Thursday, December 27, 2012

Between Shades of Gray by Ruta Sepetys

I'm betting the title was chosen partly because of the popularity of the series with a similar title.  However, Between Shades of Gray is a young adult fiction book based on the "relocation" of tens of thousands of Lithuanians, Estonians, Latvians and Finns when the Soviets took over those countries in 1941.

Lina tells the story beginning with this line: They took me in my nightgown.

The Soviets gave Lina, her mother Elena, and her brother Jonas twenty minutes to pack whatever they wanted to carry in a suitcase.  The family was herded into cattle cars with hundreds of other townspeople where they spent six weeks on their way to Siberia. 

Once there, they were told to sign documents that declared them to be criminals with a sentence of 25 years at labor in the beet and potato fields.  They were given only a little bread to eat.  Many died of scurvy and other diseases caused by living in noxious conditions.

As Elena wouldn't sign the documents, she, Lina, and Jonas were sent clear across Asia to the northern end of the Lena River above the Arctic Circle. 

This family lived through the horrors of Stalin's dictatorship.  The story seems to have a better - although not completely happy - ending.  Lina's story is eventually found buried in a jar in 1954.  She was never able to speak about it openly due to the Soviet strictures. 

While not a comfortable story, it is based on what really happened to the Baltic Coast countries during World War II.  It was a different kind of Holocaust occurring at the same time as the Nazi destruction of the Jewish people.

Kathi Linz

Monday, December 10, 2012

I Got a D in Salami

Henry Winkler and Lin Oliver have written a series of books for children with Hank Zipzer as the main character.  Hank has a learning difficulty which isn't named in the story, but sounds quite a bit like dyslexia.

I actually listened to the book on CD which is read by Henry Winkler himself.  He reads it like an actor rather than like a regular reader.  The result is quite comical.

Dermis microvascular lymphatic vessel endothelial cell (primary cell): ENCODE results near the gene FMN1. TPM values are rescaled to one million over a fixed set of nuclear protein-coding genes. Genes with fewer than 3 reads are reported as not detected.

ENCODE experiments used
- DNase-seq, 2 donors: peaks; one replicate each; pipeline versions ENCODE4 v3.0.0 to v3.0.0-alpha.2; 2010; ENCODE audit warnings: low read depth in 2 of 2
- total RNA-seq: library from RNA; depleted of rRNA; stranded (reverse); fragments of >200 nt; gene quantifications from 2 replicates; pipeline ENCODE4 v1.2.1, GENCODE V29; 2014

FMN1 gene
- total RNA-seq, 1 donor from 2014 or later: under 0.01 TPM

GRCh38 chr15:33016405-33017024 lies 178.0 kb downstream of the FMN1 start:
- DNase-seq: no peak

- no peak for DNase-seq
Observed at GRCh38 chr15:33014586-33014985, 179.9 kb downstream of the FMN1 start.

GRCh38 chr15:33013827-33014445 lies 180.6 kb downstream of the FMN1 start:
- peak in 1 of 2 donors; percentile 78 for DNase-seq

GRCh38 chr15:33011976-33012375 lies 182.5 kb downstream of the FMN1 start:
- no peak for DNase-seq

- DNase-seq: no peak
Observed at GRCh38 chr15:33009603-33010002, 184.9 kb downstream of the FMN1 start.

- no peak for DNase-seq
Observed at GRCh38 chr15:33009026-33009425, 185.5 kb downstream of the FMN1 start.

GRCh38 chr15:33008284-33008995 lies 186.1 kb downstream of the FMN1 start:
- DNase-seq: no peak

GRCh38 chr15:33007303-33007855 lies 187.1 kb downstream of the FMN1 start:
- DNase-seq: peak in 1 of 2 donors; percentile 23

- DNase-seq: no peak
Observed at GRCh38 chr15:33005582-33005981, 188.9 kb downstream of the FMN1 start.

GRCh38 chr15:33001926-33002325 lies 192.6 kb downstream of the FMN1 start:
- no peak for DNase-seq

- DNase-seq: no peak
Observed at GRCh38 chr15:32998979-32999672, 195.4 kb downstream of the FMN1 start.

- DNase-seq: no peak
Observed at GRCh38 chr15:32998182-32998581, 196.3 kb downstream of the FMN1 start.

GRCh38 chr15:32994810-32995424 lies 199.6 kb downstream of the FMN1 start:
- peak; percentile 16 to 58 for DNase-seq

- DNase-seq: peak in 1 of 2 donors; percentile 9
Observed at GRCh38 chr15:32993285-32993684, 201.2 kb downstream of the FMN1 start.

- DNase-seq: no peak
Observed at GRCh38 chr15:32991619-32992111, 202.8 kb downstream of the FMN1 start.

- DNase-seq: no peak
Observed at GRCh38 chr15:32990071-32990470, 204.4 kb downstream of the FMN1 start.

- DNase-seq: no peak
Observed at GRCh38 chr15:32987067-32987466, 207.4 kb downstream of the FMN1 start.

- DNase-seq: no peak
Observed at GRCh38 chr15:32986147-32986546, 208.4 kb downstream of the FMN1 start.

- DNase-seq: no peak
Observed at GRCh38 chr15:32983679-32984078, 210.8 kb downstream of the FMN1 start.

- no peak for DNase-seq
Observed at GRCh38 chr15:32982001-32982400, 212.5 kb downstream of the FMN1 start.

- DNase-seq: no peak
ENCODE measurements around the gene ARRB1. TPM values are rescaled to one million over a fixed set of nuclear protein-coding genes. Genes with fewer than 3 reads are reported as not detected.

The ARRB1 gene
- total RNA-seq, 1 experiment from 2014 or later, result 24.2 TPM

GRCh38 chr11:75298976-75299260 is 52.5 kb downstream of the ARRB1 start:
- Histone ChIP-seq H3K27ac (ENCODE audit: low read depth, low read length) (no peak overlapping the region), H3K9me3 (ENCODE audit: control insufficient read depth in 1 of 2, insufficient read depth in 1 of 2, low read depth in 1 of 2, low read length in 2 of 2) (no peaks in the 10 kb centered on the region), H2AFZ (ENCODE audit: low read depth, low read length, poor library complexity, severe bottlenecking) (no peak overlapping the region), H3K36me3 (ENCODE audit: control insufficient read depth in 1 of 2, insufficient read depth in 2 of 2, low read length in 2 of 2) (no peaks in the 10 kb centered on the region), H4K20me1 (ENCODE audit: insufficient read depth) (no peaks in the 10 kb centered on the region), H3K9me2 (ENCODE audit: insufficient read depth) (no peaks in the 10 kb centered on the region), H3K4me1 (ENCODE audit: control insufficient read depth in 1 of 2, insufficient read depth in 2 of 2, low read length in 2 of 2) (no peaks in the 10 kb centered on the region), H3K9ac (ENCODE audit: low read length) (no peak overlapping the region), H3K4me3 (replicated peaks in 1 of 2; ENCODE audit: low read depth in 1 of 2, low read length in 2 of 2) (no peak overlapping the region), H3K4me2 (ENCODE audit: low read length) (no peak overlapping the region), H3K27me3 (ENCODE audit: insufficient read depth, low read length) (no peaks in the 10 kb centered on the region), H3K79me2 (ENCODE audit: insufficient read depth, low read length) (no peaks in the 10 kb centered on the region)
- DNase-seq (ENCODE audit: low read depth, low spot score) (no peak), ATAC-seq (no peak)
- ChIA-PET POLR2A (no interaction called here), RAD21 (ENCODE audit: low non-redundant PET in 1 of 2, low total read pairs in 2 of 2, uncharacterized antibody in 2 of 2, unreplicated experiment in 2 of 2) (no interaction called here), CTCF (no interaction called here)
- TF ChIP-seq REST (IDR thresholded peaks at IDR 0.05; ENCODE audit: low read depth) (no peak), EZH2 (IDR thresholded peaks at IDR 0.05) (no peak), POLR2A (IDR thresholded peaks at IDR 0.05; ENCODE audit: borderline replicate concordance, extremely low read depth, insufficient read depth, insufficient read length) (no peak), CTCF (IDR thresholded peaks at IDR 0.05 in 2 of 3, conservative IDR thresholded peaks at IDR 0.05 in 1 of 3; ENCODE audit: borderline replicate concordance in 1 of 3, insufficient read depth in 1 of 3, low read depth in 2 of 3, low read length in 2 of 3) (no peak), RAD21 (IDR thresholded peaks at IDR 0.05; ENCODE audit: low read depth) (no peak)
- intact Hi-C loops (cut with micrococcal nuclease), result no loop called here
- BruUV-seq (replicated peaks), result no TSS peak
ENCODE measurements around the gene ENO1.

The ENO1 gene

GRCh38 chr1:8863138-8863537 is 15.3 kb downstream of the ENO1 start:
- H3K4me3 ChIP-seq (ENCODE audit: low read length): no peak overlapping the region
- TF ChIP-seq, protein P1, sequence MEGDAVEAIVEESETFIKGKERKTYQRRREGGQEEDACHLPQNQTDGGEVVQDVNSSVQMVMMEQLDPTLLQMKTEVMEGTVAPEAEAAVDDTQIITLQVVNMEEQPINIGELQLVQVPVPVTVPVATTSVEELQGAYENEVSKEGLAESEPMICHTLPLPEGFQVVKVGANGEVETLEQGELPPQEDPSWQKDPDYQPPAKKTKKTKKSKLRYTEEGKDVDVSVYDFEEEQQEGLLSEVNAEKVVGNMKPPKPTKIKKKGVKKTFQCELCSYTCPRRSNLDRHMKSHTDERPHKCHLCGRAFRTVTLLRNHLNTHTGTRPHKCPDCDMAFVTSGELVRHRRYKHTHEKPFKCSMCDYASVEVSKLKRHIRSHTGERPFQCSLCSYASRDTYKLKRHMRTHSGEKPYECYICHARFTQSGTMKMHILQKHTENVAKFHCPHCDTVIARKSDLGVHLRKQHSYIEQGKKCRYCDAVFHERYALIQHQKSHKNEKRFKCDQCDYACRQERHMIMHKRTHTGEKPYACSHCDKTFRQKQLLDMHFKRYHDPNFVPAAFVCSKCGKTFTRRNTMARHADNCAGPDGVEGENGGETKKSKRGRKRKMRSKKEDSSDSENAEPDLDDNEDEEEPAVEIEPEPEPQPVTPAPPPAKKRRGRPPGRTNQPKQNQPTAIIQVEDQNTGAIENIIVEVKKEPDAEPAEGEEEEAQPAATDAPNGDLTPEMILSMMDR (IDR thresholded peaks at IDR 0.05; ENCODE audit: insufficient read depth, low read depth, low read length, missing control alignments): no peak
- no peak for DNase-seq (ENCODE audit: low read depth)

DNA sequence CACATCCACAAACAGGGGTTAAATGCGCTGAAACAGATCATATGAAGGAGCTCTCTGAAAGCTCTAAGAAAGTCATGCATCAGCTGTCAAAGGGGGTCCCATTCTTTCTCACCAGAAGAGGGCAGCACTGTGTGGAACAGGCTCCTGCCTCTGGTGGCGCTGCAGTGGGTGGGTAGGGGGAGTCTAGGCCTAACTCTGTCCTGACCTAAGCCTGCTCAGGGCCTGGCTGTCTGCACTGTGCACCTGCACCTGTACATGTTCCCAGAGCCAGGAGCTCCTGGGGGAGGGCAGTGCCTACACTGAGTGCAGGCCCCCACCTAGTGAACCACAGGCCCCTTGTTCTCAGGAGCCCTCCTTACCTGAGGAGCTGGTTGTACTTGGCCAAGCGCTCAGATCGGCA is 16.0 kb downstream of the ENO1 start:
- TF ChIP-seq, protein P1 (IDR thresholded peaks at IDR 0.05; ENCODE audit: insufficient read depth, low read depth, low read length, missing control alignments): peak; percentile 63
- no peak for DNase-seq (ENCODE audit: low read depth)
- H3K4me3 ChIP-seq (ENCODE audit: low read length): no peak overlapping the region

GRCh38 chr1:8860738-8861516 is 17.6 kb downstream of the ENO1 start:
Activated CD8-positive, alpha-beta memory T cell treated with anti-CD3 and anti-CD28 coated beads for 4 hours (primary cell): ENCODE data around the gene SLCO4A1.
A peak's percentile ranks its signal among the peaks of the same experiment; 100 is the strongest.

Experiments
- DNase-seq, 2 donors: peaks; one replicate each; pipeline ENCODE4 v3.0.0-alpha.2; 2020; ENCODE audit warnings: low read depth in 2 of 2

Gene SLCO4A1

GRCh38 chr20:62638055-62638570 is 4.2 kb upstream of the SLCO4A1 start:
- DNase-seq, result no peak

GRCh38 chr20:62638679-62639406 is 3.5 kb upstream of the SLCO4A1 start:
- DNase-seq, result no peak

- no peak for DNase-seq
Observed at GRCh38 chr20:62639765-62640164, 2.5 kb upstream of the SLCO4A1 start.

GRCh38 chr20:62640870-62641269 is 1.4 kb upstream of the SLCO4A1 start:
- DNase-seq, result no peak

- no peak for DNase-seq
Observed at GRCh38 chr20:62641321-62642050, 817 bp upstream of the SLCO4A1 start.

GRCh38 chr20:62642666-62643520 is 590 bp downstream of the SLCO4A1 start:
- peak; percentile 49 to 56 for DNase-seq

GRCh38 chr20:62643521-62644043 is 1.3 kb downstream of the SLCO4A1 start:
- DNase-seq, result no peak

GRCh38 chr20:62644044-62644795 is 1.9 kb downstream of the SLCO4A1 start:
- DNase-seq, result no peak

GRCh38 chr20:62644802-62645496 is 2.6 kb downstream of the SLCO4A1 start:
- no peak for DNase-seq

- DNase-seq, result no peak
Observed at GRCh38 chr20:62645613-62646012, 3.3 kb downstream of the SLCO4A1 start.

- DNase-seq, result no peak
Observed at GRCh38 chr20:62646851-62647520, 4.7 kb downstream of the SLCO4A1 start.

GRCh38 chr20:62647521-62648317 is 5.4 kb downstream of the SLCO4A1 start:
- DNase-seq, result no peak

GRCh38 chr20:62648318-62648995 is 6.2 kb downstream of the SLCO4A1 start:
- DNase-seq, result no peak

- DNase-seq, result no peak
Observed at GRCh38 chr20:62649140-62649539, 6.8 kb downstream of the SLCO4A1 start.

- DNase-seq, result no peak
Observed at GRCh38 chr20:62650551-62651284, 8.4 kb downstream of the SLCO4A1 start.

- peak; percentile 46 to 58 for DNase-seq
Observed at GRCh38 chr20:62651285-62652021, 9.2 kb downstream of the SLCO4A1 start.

Hank is not especially good in school even though he studies as best he can.  In spite of his honest effort to do well, he ends up being laughed at and in trouble all the time. 

Hank's mother runs a deli.  She experiments with healthy foods, and has created soy salami. 

When Hank gets 3 D's on his report card and a letter from his teacher saying she wants to meet with his parents, between Hank and his friends, the report card ends up in the salami mixture which is going to be presented to a big buyer the next morning.  Hank and his friends come up with a plan to thwart the meeting so no one will become sick from eating report card salami.  Of course, nothing goes according to their plan, and the whole thing ends up a huge disaster which includes an Irish wolfhound and a dachshund named Cheerio.

In spite of the destruction of the meeting and penthouse suite, this turns out to be a turning point for Hank, because he ends up getting tested for his learning difference.  He will be allowed to learn in different ways so he isn't penalized for something he can't help.

If you want to have a good laugh, pick up this audio book.  Hearing it read by Henry Winkler absolutely enhances the story.  In my opinion ( a past teacher of two decades), I'd have to guess that Henry Winkler is writing from his own experience. 

Kathi Linz

Tuesday, December 4, 2012

"My Lucky Life In and Out of Show Business" by Dick Van Dyke

I don't normally read biographies (if I ever have!), but being a fan of "The Dick Van Dyke Show" and looking for a new audiobook, I recently listened to My Lucky Life In and Out of Show Business by Dick Van Dyke.  I enjoyed the audiobook version because it was narrated by Dick Van Dyke himself.  Being both the author and the narrator, he could read the book with whatever feeling he wanted.  With that and his recognizable voice, listening to his autobiography was like listening to him just sitting down and talking about his life.  The book itself described Dick Van Dyke's life from before he was in show business up until he wrote the book, which was about 2010 or 2011.  In that time span, you get to hear funny anecdotes from his personal and professional lives.  Entertainment buffs will appreciate the name-dropping, ranging from personal stories about Stan Laurel and Buster Keaton to mentions of Carl Reiner, Debbie Reynolds, Ben Stiller, and more.  In short, I enjoyed the book as narrated by the author and may be tempted to add some more biographies to my reading wish list!